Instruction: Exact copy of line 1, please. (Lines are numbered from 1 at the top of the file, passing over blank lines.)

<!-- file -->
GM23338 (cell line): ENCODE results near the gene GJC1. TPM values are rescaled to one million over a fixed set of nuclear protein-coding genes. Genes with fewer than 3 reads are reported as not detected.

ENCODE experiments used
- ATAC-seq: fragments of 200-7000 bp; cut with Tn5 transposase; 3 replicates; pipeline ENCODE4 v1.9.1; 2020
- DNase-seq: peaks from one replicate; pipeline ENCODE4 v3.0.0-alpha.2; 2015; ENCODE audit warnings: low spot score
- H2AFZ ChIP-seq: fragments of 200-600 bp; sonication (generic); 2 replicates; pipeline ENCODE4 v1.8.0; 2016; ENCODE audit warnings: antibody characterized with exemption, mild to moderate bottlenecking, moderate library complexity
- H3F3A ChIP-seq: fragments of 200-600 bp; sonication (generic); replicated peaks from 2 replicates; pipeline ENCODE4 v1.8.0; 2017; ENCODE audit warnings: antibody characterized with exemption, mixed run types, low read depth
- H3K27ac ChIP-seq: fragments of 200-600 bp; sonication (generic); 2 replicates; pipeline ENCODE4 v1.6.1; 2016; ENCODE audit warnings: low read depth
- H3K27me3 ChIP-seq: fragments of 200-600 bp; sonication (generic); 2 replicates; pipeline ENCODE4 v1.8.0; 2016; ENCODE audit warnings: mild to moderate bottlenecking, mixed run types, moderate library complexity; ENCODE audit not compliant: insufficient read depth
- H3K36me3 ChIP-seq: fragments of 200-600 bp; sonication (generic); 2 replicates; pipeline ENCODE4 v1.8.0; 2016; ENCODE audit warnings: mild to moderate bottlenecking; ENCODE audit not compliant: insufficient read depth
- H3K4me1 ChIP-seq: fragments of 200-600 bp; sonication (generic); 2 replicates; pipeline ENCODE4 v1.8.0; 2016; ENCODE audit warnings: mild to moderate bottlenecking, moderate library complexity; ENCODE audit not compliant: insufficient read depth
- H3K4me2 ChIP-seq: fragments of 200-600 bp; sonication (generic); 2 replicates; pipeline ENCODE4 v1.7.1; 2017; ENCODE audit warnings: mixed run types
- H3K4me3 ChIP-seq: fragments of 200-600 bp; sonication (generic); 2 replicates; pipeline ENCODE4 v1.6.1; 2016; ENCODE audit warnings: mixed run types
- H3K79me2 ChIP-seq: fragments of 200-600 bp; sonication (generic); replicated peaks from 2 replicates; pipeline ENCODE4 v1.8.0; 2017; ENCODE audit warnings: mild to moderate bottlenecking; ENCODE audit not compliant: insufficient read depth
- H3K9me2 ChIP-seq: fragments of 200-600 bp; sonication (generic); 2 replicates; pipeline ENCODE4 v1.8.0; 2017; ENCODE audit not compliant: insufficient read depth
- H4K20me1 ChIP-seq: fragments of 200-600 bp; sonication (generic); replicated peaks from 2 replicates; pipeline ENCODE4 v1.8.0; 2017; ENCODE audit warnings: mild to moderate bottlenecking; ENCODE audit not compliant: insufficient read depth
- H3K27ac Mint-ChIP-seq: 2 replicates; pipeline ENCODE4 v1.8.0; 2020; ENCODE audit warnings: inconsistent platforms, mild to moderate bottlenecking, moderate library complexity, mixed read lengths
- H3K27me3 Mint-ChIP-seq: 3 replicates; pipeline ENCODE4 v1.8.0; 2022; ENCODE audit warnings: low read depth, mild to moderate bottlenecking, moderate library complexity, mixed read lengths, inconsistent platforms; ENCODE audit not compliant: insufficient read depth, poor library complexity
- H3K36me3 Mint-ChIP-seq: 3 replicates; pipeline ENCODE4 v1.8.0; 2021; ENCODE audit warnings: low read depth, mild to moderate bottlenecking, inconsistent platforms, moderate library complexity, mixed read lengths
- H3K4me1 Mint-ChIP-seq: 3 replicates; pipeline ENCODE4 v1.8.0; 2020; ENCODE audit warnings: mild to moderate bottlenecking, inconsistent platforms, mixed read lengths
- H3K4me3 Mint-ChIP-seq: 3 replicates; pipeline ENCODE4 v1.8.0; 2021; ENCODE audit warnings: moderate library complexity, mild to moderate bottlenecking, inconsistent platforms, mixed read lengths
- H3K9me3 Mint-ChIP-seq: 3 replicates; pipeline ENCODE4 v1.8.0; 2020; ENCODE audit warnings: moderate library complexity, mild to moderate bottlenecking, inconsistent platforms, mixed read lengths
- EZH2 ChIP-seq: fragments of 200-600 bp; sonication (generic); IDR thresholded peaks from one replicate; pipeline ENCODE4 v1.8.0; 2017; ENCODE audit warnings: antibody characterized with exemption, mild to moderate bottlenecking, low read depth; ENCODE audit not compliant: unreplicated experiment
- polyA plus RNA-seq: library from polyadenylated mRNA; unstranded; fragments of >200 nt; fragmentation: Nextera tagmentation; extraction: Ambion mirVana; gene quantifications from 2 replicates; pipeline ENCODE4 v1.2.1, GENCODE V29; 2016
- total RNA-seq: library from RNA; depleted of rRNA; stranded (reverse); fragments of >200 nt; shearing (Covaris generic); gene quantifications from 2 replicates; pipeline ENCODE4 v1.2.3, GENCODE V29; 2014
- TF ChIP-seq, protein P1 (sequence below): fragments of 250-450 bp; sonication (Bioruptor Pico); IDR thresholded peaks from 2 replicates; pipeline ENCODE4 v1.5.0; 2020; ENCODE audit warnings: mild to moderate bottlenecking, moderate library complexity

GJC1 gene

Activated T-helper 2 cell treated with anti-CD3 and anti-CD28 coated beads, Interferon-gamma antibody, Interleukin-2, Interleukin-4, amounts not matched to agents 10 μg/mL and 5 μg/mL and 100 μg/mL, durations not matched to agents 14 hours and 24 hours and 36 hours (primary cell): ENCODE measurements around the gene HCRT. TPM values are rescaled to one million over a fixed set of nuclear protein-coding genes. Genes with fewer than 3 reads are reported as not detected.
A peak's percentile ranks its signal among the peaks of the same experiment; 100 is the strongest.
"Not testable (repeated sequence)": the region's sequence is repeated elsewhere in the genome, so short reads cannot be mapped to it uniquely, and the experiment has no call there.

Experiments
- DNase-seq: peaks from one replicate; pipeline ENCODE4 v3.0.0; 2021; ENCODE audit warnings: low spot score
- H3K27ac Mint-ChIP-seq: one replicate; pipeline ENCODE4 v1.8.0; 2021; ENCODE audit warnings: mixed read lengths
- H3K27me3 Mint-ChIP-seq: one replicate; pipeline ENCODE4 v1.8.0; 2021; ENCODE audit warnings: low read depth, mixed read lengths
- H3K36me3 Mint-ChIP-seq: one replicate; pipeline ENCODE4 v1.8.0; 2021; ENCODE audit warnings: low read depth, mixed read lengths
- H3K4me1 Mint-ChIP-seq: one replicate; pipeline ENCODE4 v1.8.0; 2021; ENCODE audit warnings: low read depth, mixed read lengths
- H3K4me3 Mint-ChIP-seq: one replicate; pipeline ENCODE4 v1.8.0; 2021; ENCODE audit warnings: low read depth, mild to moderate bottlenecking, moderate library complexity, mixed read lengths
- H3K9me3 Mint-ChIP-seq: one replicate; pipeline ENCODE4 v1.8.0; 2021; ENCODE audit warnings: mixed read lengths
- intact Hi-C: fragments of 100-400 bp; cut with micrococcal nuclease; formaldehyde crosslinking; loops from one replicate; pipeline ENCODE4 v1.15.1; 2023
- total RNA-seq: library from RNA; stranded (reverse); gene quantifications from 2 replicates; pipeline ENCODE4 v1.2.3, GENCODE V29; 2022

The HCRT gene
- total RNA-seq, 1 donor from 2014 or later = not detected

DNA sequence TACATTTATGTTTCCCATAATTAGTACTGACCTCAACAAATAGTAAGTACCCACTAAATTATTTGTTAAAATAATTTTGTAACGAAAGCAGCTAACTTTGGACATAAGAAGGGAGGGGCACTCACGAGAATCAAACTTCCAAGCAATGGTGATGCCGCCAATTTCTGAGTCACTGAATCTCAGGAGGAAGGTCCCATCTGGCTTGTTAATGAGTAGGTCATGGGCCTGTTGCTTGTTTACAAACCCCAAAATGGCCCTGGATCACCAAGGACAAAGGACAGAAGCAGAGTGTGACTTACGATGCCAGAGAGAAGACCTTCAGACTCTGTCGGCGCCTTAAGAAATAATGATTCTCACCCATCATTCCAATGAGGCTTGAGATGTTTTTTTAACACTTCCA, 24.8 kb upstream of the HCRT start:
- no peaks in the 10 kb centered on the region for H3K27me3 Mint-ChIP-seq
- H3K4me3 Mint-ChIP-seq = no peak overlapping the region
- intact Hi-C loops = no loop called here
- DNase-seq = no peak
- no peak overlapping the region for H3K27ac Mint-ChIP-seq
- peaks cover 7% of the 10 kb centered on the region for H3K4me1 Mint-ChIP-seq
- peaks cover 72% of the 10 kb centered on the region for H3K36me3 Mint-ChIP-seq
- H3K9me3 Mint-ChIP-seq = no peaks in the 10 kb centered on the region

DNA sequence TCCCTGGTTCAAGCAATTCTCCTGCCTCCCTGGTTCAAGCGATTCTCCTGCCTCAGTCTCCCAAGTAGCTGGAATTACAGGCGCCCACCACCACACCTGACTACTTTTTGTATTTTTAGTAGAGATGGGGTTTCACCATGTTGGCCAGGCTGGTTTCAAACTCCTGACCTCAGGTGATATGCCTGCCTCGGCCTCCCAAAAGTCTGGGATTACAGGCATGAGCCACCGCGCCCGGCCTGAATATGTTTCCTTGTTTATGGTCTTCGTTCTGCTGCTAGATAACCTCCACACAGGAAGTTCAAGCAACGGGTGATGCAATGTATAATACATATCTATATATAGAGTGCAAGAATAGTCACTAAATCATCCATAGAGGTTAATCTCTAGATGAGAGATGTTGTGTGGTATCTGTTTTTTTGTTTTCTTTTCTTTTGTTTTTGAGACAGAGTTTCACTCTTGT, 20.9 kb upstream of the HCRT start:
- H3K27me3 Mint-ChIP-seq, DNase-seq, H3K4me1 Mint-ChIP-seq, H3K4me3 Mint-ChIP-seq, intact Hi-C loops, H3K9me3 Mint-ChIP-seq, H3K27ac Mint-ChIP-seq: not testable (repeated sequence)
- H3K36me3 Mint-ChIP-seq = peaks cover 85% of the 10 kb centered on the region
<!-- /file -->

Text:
GM23338 (cell line): ENCODE results near the gene GJC1. TPM values are rescaled to one million over a fixed set of nuclear protein-coding genes. Genes with fewer than 3 reads are reported as not detected.